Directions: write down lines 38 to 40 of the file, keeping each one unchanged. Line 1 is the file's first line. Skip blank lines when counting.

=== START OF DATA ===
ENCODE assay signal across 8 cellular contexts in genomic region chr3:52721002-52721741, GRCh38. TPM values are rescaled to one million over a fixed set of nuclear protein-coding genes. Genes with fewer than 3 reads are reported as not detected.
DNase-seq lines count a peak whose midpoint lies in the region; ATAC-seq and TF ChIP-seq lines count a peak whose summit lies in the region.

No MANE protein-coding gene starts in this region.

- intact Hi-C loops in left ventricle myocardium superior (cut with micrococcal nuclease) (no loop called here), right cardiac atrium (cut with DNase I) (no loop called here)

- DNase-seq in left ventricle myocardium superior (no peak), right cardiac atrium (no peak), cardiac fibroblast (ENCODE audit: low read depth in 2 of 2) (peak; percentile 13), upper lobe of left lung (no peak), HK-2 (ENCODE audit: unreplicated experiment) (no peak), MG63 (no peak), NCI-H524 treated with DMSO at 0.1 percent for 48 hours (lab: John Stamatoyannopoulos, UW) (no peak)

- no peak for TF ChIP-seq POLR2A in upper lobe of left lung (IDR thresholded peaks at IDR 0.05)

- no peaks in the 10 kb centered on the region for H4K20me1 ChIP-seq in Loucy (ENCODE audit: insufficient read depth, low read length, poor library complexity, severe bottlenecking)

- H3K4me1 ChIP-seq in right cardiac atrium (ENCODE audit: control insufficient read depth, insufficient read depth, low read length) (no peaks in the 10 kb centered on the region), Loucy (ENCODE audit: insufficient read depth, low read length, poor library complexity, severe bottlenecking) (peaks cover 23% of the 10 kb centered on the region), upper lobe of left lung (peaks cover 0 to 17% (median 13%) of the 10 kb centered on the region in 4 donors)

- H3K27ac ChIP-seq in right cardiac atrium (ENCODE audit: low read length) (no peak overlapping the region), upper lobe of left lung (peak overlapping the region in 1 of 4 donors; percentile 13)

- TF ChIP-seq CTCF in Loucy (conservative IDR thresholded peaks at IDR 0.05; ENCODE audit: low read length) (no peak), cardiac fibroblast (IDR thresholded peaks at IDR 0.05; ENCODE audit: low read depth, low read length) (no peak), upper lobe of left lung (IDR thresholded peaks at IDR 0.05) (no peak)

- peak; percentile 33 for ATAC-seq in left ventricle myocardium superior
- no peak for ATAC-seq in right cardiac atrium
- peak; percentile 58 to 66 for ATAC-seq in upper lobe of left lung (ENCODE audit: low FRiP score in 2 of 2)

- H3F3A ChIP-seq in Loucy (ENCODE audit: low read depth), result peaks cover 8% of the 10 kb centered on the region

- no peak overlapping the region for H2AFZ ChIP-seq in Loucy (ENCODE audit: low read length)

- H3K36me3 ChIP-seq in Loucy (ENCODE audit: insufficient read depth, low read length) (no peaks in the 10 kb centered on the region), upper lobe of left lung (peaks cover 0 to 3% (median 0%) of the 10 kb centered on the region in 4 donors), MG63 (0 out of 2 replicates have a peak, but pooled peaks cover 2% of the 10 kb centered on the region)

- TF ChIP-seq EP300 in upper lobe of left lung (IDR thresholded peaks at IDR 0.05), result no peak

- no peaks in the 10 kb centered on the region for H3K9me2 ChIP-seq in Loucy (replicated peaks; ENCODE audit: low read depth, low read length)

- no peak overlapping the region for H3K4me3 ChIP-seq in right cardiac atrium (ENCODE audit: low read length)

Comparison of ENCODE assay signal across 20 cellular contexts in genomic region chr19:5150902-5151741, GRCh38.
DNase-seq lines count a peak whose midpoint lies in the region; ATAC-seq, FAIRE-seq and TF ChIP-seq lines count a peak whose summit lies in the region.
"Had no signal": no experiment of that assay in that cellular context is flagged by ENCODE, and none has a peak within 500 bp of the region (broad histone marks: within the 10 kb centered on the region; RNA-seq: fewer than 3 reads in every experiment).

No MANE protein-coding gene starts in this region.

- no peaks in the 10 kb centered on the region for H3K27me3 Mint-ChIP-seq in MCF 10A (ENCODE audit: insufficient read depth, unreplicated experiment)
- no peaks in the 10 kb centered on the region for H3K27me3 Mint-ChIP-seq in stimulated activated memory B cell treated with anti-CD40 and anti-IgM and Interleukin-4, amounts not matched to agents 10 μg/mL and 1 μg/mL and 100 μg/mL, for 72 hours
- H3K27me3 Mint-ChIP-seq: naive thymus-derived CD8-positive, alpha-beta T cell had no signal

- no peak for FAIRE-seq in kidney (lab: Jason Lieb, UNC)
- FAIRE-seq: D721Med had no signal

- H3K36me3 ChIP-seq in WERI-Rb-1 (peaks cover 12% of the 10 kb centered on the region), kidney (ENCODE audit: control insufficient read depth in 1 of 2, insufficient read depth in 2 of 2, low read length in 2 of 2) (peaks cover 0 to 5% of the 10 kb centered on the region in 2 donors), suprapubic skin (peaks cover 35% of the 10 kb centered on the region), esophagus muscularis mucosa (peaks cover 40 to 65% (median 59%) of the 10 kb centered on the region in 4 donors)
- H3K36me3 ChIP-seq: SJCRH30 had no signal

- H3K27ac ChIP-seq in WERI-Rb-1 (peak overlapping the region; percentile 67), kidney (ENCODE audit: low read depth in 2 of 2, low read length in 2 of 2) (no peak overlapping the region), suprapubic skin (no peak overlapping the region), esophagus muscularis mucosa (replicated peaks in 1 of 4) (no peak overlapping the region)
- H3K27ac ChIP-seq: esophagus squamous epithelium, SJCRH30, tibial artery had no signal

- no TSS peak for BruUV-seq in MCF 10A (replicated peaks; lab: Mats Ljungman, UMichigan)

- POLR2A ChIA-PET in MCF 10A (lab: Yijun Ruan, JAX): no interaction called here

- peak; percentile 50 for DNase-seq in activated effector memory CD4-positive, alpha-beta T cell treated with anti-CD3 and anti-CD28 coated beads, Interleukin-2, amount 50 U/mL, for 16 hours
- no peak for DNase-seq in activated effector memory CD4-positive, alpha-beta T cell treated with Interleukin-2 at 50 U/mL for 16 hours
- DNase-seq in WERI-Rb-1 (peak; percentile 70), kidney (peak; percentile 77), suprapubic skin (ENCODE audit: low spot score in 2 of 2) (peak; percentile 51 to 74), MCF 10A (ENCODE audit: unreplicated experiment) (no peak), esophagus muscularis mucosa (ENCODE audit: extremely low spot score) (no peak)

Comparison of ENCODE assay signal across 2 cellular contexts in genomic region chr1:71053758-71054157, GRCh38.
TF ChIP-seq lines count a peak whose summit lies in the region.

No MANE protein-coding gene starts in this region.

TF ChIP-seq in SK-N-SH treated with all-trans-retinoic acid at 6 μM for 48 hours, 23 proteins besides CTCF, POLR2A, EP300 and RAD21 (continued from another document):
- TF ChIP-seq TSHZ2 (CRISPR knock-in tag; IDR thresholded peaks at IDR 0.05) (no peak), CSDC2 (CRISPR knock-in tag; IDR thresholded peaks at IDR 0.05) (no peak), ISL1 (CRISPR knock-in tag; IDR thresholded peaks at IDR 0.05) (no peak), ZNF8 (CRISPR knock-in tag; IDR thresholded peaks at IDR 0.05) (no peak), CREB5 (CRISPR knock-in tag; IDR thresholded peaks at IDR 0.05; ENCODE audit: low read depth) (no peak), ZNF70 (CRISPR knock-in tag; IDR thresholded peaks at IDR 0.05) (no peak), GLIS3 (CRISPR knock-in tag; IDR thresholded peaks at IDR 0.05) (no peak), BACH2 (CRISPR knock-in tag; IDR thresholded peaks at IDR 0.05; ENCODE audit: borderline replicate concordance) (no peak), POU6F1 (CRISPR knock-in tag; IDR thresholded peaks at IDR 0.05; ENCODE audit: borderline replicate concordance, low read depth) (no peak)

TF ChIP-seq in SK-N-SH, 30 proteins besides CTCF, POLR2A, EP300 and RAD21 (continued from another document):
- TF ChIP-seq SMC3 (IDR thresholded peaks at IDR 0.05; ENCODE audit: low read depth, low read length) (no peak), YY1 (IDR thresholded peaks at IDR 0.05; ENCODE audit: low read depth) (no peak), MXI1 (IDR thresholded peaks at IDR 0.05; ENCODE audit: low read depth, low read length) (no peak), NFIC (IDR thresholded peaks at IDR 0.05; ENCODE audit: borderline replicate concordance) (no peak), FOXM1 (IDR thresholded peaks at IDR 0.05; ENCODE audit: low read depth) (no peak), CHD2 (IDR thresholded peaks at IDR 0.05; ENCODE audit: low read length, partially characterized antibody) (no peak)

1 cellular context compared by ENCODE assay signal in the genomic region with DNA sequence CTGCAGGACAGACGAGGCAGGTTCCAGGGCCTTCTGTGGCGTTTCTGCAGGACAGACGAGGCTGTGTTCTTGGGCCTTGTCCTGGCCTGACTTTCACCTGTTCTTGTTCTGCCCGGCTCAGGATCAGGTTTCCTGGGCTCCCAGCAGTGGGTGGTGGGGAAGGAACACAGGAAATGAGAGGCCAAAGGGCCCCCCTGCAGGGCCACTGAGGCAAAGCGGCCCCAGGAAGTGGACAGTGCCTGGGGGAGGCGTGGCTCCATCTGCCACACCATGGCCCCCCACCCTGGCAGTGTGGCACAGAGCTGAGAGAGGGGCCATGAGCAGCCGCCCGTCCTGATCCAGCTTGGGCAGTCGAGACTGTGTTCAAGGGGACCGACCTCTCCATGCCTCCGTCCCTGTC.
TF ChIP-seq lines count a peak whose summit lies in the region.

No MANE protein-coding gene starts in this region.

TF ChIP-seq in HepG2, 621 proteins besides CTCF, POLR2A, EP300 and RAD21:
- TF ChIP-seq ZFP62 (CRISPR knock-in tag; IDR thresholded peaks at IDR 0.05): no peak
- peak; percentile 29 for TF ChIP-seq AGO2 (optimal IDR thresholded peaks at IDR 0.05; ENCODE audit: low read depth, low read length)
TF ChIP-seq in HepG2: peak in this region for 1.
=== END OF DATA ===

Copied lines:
Comparison of ENCODE assay signal across 2 cellular contexts in genomic region chr1:71053758-71054157, GRCh38.
TF ChIP-seq lines count a peak whose summit lies in the region.

No MANE protein-coding gene starts in this region.